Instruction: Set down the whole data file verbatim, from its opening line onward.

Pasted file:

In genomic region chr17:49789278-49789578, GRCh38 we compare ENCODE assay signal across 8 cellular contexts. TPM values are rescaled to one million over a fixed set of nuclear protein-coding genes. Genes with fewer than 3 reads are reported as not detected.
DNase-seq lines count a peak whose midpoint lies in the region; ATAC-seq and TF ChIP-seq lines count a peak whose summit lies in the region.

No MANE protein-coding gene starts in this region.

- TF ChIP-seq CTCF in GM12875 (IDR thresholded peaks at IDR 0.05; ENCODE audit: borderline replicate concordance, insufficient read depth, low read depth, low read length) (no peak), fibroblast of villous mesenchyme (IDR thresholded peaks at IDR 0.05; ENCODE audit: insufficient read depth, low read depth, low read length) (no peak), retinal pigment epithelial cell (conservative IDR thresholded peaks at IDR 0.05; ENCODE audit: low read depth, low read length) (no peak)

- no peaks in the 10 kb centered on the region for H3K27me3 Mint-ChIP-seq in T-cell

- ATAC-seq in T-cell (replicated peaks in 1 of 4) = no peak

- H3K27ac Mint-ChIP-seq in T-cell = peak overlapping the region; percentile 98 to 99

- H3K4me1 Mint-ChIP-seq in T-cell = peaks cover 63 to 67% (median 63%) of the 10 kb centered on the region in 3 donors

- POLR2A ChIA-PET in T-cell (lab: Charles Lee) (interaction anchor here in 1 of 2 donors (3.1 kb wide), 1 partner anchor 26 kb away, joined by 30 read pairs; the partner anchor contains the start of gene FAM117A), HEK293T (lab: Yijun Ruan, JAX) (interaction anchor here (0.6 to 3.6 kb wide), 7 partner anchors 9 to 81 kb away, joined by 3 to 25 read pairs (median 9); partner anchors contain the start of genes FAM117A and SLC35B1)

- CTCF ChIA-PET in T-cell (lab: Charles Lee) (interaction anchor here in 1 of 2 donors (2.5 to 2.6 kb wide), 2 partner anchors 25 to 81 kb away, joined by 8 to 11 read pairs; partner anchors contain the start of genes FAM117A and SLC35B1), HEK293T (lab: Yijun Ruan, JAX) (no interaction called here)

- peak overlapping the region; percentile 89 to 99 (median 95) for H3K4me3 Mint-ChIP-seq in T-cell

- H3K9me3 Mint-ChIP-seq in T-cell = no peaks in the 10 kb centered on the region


In genomic region chr17:49789278-49789578, GRCh38 we compare ENCODE assay signal across 8 cellular contexts. TPM values are rescaled to one million over a fixed set of nuclear protein-coding genes. Genes with fewer than 3 reads are reported as not detected.
DNase-seq lines count a peak whose midpoint lies in the region; ATAC-seq and TF ChIP-seq lines count a peak whose summit lies in the region.

No MANE protein-coding gene starts in this region.

- TF ChIP-seq CTCF in GM12875 (IDR thresholded peaks at IDR 0.05; ENCODE audit: borderline replicate concordance, insufficient read depth, low read depth, low read length) (no peak), fibroblast of villous mesenchyme (IDR thresholded peaks at IDR 0.05; ENCODE audit: insufficient read depth, low read depth, low read length) (no peak), retinal pigment epithelial cell (conservative IDR thresholded peaks at IDR 0.05; ENCODE audit: low read depth, low read length) (no peak)

- no peaks in the 10 kb centered on the region for H3K27me3 Mint-ChIP-seq in T-cell

- ATAC-seq in T-cell (replicated peaks in 1 of 4) = no peak

- H3K27ac Mint-ChIP-seq in T-cell = peak overlapping the region; percentile 98 to 99

- H3K4me1 Mint-ChIP-seq in T-cell = peaks cover 63 to 67% (median 63%) of the 10 kb centered on the region in 3 donors

- POLR2A ChIA-PET in T-cell (lab: Charles Lee) (interaction anchor here in 1 of 2 donors (3.1 kb wide), 1 partner anchor 26 kb away, joined by 30 read pairs; the partner anchor contains the start of gene FAM117A), HEK293T (lab: Yijun Ruan, JAX) (interaction anchor here (0.6 to 3.6 kb wide), 7 partner anchors 9 to 81 kb away, joined by 3 to 25 read pairs (median 9); partner anchors contain the start of genes FAM117A and SLC35B1)

- CTCF ChIA-PET in T-cell (lab: Charles Lee) (interaction anchor here in 1 of 2 donors (2.5 to 2.6 kb wide), 2 partner anchors 25 to 81 kb away, joined by 8 to 11 read pairs; partner anchors contain the start of genes FAM117A and SLC35B1), HEK293T (lab: Yijun Ruan, JAX) (no interaction called here)

- peak overlapping the region; percentile 89 to 99 (median 95) for H3K4me3 Mint-ChIP-seq in T-cell

- H3K9me3 Mint-ChIP-seq in T-cell = no peaks in the 10 kb centered on the region